The Farmland for Farmers Act neither establishes a way for farmers to access land, nor directly supports local production. What the bill does, in banning corporations from purchasing farmland, is remove one factor that raises farmland prices and that promotes monoculture. As such, it improves the chances for beginning, small-scale producers to access land and produce food for themselves and their communities. Furthermore, the Act does provide for some flexibility, as some farmers decide to form corporations themselves as a way to mitigate risk among family members and pool resources. These entities are exempt from the proposal, as corporations with only over 25 members are subject to the ban.
Besides land, the Act also prohibits corporate entities from receiving federal assistance, which some large-scale corporations accessed as a result of Trump administration’s trade war with China. Such a stipulation assures that resources go to actual farmers, potentially to support locally focused, sustainable operations, which programs like the Environmental Quality Incentives Program (EQIP) finance.
In terms of the Farmland for Farmers Act’s path, it could find its way through Congress and become a stand-alone piece of legislation. It is more likely to become part of the Farm Bill, which is currently being drafted.
Corporate farmland investment is not the only driver of food insecurity, but it certainly doesn’t help. Meanwhile, all the attention given to blocking Chinese farmland acquisitions seem more like xenophobic hysterics meant to gin up the public than representing a true concern with promoting agriculture. So, if food security is really a worry, let’s give farmers a chance to produce food for their communities. Let’s ban corporate land investments before they dominate any more of our food and farm system.
By: George Naylor, FFD board member and IA organic farmer (with his wife Patti)
Originally published by Counterpunch, May 5th, 2023
I dream up new utopias every day. After all, life, harmonious with Mother Nature and our fellow human beings, becomes more precarious day by day because of multinational monopolies’ priorities for cheap labor and raw materials. We farmers see industrial agriculture destroy biodiversity right before our eyes and our rural communities lose so much viability. When we travel, we see metropolitan areas sprawl with traffic gridlock and where more and more of our rural citizens join growing populations of workers with low wages or no jobs at all.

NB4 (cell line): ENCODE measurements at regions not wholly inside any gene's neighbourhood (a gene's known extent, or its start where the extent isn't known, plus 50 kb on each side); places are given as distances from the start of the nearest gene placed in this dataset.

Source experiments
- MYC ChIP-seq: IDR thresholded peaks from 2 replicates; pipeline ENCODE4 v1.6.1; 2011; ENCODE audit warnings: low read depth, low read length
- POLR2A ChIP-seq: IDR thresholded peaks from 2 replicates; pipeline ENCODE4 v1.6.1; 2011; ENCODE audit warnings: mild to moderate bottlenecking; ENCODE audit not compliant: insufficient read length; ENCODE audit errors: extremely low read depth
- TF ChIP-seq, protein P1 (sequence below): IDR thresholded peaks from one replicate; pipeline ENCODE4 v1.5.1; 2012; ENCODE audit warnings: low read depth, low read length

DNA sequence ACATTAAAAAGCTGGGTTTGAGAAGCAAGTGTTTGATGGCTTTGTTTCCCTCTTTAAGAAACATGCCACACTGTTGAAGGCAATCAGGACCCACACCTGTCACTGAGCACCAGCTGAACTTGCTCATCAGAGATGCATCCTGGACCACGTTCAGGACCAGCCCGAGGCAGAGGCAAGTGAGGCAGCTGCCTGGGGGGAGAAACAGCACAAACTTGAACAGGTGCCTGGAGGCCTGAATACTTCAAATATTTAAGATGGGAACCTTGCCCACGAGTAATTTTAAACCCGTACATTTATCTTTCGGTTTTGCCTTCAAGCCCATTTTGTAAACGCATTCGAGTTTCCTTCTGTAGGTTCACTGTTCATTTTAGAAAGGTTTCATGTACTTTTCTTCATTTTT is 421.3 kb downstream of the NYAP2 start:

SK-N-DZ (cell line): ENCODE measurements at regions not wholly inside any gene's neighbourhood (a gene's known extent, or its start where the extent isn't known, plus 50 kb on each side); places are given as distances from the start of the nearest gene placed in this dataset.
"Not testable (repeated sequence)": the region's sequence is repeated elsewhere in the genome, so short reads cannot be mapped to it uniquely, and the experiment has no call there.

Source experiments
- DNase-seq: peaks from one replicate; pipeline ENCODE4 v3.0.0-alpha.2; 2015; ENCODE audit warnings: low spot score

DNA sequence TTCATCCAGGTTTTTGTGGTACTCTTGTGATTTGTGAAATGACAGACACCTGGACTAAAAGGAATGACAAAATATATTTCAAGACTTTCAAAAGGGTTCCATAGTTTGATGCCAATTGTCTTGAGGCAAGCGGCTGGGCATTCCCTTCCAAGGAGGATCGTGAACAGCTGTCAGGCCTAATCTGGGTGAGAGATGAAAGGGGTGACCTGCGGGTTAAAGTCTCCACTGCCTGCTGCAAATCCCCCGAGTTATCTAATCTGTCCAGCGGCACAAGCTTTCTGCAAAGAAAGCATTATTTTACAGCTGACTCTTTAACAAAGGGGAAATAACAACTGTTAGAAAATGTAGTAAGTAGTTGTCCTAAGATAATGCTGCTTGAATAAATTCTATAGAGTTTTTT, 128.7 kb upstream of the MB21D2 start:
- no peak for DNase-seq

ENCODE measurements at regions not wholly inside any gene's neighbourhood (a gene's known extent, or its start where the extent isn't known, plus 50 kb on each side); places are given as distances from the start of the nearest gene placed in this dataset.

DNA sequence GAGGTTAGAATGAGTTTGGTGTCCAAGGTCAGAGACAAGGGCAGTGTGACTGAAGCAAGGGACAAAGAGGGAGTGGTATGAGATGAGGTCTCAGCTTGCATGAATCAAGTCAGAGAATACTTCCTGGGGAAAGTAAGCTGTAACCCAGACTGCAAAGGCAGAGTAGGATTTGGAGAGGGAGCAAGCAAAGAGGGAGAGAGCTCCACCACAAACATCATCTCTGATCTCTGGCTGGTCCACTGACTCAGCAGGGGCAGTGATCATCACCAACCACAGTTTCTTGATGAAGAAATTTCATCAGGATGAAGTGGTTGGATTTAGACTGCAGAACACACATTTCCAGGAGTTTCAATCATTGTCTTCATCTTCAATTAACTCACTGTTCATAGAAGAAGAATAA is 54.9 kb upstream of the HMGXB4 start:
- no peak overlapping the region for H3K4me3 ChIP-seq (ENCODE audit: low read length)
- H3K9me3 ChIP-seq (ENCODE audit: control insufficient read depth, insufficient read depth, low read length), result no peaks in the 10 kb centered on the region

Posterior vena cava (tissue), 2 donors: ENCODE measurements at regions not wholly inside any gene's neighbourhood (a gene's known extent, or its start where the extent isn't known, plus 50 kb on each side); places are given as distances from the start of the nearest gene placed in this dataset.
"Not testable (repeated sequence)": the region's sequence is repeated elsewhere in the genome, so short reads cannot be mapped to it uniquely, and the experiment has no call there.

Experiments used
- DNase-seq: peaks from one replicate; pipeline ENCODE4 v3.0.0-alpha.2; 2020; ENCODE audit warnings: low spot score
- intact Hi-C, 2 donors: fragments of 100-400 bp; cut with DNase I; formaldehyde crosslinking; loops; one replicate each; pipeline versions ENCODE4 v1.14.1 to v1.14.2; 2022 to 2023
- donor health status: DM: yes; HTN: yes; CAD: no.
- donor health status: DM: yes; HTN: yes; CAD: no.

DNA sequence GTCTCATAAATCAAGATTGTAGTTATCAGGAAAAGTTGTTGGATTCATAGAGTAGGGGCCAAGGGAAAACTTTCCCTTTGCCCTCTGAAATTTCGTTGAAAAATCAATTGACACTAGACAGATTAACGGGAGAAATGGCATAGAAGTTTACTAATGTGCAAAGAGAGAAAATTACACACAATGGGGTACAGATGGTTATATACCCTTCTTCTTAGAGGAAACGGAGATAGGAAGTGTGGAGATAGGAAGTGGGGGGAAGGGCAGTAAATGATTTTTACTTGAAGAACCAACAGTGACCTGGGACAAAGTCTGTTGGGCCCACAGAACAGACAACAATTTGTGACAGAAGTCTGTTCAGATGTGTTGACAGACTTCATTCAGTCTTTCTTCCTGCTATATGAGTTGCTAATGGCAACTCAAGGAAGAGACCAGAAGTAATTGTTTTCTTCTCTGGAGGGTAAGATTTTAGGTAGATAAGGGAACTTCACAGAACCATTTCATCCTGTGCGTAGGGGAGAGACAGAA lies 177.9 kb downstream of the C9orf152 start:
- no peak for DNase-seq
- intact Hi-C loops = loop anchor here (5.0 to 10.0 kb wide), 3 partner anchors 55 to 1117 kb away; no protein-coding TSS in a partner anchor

Inevitably,we are all inclined to dream of utopias that would be so much better. I don’t believe there’s anything wrong with that. Each one of us probably has a utopia that changes day by day as we learn more and more about the history of humanity and the deadly trajectory we find ourselves in. Sharing our utopias and the wisdom of Indigenous peoples can open new vistas and will be vital education in itself.
But do we have time to agree on an ultimate solution, and won’t change come one step at a time? Given the potential for imminent chaos and growing authoritarianism, maybe preserving our rights to free speech and association to be defended by all our fellow citizens becomes our first priority. After all, widespread debate must be the immune system of our democratic future. If “might makes right” becomes the norm, how much longer will it take before we can no longer live in fear and resume our quest to make our planet a peaceful and safe home for humanity?
I believe to make a difference and concretely get us on track we need to get everybodyto see the big picture and to think BIG! Only a BIG movement, a global movement, one that gets bigger and bigger, can begin the march to a better future. As a long time family farmer and activist, I’m very familiar with one such global movement, La Via Campesina (LVC). LVC represents virtually millions of peasants, family farmers, farmworkers, indigenous people, and fishers around the globe intending to end the neoliberal straightjacket that commits all our lives and natural resources to the accumulation of wealth and power by multinational corporations. Members of La Via Campesina grasp the big picture and know intimately how the current international neoliberal economic and political system discounts the beauty of all human beings and cultures and the most basic ecological relationships we must rely on.
So I’ll now offer my proposal for our first steps for everybody on the planet to see the big picture and to think big. Si’ se puede! We must demand an international treaty to immediately endthe destruction of pristine land, ecosystems, and homelands of indigenous peoples for any purpose, but especially for conversion to industrial agricultural production. At the same time that members of La Via Campesina suffer from low commodity prices and witness the usurpation of livestock production by corporations, we see on TV the Amazon rainforest being burned and bulldozed to produce more cheap corn and soybeans to feed corporate-owned livestock in inhumane feedlots and confinements (CAFOs). All the citizens of this planet will recognize this has to stop immediately!